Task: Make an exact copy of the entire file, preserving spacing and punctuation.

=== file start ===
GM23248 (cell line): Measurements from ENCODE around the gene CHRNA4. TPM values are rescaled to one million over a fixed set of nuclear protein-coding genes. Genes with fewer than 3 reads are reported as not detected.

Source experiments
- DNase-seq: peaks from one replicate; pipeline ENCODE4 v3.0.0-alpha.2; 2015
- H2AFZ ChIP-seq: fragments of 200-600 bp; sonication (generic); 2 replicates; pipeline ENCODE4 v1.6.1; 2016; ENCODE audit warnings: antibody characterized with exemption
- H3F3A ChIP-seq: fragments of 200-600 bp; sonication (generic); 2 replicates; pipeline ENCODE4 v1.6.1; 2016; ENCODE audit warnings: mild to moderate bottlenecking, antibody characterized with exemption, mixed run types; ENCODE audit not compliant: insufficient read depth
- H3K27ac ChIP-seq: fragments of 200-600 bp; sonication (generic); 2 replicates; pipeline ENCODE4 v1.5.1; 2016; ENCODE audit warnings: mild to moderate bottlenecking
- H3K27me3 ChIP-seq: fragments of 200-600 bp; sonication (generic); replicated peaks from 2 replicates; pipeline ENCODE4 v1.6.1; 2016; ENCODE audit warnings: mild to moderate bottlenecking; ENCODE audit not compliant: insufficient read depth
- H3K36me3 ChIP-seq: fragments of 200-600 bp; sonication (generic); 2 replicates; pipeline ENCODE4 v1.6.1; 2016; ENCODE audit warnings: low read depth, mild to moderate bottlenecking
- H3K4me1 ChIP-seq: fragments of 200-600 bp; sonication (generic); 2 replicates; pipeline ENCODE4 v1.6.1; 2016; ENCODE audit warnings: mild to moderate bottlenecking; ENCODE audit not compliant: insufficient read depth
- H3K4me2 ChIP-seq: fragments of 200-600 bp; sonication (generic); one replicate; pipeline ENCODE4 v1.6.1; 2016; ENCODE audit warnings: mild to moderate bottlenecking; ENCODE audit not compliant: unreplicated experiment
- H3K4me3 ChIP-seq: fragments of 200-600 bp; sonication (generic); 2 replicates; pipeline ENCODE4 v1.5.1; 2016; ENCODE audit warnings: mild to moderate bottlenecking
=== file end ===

GM23248 (cell line): Measurements from ENCODE around the gene CHRNA4. TPM values are rescaled to one million over a fixed set of nuclear protein-coding genes. Genes with fewer than 3 reads are reported as not detected.

Source experiments
- DNase-seq: peaks from one replicate; pipeline ENCODE4 v3.0.0-alpha.2; 2015
- H2AFZ ChIP-seq: fragments of 200-600 bp; sonication (generic); 2 replicates; pipeline ENCODE4 v1.6.1; 2016; ENCODE audit warnings: antibody characterized with exemption
- H3F3A ChIP-seq: fragments of 200-600 bp; sonication (generic); 2 replicates; pipeline ENCODE4 v1.6.1; 2016; ENCODE audit warnings: mild to moderate bottlenecking, antibody characterized with exemption, mixed run types; ENCODE audit not compliant: insufficient read depth
- H3K27ac ChIP-seq: fragments of 200-600 bp; sonication (generic); 2 replicates; pipeline ENCODE4 v1.5.1; 2016; ENCODE audit warnings: mild to moderate bottlenecking
- H3K27me3 ChIP-seq: fragments of 200-600 bp; sonication (generic); replicated peaks from 2 replicates; pipeline ENCODE4 v1.6.1; 2016; ENCODE audit warnings: mild to moderate bottlenecking; ENCODE audit not compliant: insufficient read depth
- H3K36me3 ChIP-seq: fragments of 200-600 bp; sonication (generic); 2 replicates; pipeline ENCODE4 v1.6.1; 2016; ENCODE audit warnings: low read depth, mild to moderate bottlenecking
- H3K4me1 ChIP-seq: fragments of 200-600 bp; sonication (generic); 2 replicates; pipeline ENCODE4 v1.6.1; 2016; ENCODE audit warnings: mild to moderate bottlenecking; ENCODE audit not compliant: insufficient read depth
- H3K4me2 ChIP-seq: fragments of 200-600 bp; sonication (generic); one replicate; pipeline ENCODE4 v1.6.1; 2016; ENCODE audit warnings: mild to moderate bottlenecking; ENCODE audit not compliant: unreplicated experiment
- H3K4me3 ChIP-seq: fragments of 200-600 bp; sonication (generic); 2 replicates; pipeline ENCODE4 v1.5.1; 2016; ENCODE audit warnings: mild to moderate bottlenecking